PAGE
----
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Experiences, Own Management and Beliefs regarding Residual Symptoms among People with Coeliac Disease
Linköping University, Department of Social and Welfare Studies, Division of Health, Activity and Care. Linköping University, Faculty of Medicine and Health Sciences.
Linköping University, Department of Social and Welfare Studies, Division of Health, Activity and Care. Linköping University, Faculty of Medicine and Health Sciences. Region Östergötland, Local Health Care Services in Central Östergötland, Department of Advanced Home Care in Linköping.
Linköping University, Department of Social and Welfare Studies, Division of Health, Activity and Care. Linköping University, Faculty of Medicine and Health Sciences.
Linköping University, Department of Social and Welfare Studies, Division of Health, Activity and Care. Linköping University, Faculty of Medicine and Health Sciences. Region Östergötland, Local Health Care Services in East Östergötland, Center of Palliative Care.ORCID iD: 0000-0002-9606-3238
(English)Manuscript (preprint) (Other academic)
Abstract [en]

Objective: To explore experiences and beliefs concerning residual symptoms despite a gluten-free diet in women and men with coeliac disease, with a focus on causes and management.

Background: Between 7% and 30% of people with coeliac disease suffer from residual symptoms, despite following a long-term gluten-free diet, and it has been proposed that women in particular, continue to experience such inconveniences. There is a lack of knowledge about own beliefs concerning the underlying causes of persistent symptoms among people with coeliac disease and their own management of these symptoms.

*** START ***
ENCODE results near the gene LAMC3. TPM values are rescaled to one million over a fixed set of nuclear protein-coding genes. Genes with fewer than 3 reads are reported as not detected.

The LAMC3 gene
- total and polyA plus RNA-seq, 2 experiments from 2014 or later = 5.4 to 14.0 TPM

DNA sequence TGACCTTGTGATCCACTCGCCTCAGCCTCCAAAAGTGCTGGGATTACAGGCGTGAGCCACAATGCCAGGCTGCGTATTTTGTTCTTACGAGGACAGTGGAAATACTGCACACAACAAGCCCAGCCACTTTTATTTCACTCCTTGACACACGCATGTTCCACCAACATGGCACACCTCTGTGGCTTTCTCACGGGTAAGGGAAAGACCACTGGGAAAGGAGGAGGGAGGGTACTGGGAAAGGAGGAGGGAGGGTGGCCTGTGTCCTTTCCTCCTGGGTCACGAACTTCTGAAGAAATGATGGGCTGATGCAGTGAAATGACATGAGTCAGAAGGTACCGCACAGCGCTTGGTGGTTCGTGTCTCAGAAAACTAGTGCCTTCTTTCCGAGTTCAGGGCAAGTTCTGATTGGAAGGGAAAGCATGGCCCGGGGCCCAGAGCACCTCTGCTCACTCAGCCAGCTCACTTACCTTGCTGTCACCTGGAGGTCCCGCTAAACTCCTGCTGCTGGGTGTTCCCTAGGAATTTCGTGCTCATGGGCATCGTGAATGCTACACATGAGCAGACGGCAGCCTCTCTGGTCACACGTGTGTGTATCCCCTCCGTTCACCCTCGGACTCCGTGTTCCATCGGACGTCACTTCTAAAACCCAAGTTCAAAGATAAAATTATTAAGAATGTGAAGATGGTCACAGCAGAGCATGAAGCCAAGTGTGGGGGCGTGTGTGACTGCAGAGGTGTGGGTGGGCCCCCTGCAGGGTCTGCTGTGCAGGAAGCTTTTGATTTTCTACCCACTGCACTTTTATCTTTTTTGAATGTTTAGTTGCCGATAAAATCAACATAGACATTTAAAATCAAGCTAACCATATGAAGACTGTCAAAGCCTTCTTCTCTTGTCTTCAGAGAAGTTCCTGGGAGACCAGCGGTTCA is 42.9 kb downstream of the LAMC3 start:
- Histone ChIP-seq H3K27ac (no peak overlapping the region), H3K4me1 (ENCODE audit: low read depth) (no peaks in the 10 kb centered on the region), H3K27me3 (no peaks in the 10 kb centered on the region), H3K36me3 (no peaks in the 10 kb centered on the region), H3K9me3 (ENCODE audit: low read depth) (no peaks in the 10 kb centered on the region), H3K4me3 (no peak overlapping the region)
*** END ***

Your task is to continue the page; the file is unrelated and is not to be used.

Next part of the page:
Methods: A qualitative explorative design with semi-structured interviews with 22 adults, 11 females and 11 males, with coeliac disease in Sweden. Data were analyzed using qualitative content analysis.

Results: The disease was continuing to have a substantial impact on the informants’ lives even after several years’ treatment. The interviews revealed residual symptoms of both a gastrointestinal and extra-intestinal nature, which were considered to influence their personality. The management of persistent symptoms resembled thorough detective work, and both efforts to find the missing puzzle piece and strategies to prevent problems were used. Beliefs about the underlying causes of these symptoms were bodily convictions and that it was impossible to live completely gluten-free.

Conclusion: People with treated coeliac disease, irrespective of gender, may experience residual symptoms of both a physical and psychological nature, causing major negative impacts on their lives in different ways. In the light of this, healthcare staff should change their practices regarding the follow-up of these people, and in addition to medical care should  provide guidance on management strategies to facilitate the daily life of these people. Furthermore, information to people who have just been diagnosed should make them aware of the possibility that they may come to experience continued symptoms, despite treatment.

Keyword [en]
Coeliac disease, chronic disease, content analysis, symptom experiences
National Category
Gastroenterology and Hepatology Clinical Medicine
Identifiers
URN: urn:nbn:se:liu:diva-122380OAI: oai:DiVA.org:liu-122380DiVA: diva2:866005
Available from: 2015-10-30 Created: 2015-10-30 Last updated: 2016-03-24Bibliographically approved

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Ring Jacobsson, LisaMilberg, AnnaHjelm, KatarinaFriedrichsen, Maria
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Division of Health, Activity and CareFaculty of Medicine and Health SciencesDepartment of Advanced Home Care in LinköpingCenter of Palliative Care
Gastroenterology and HepatologyClinical Medicine

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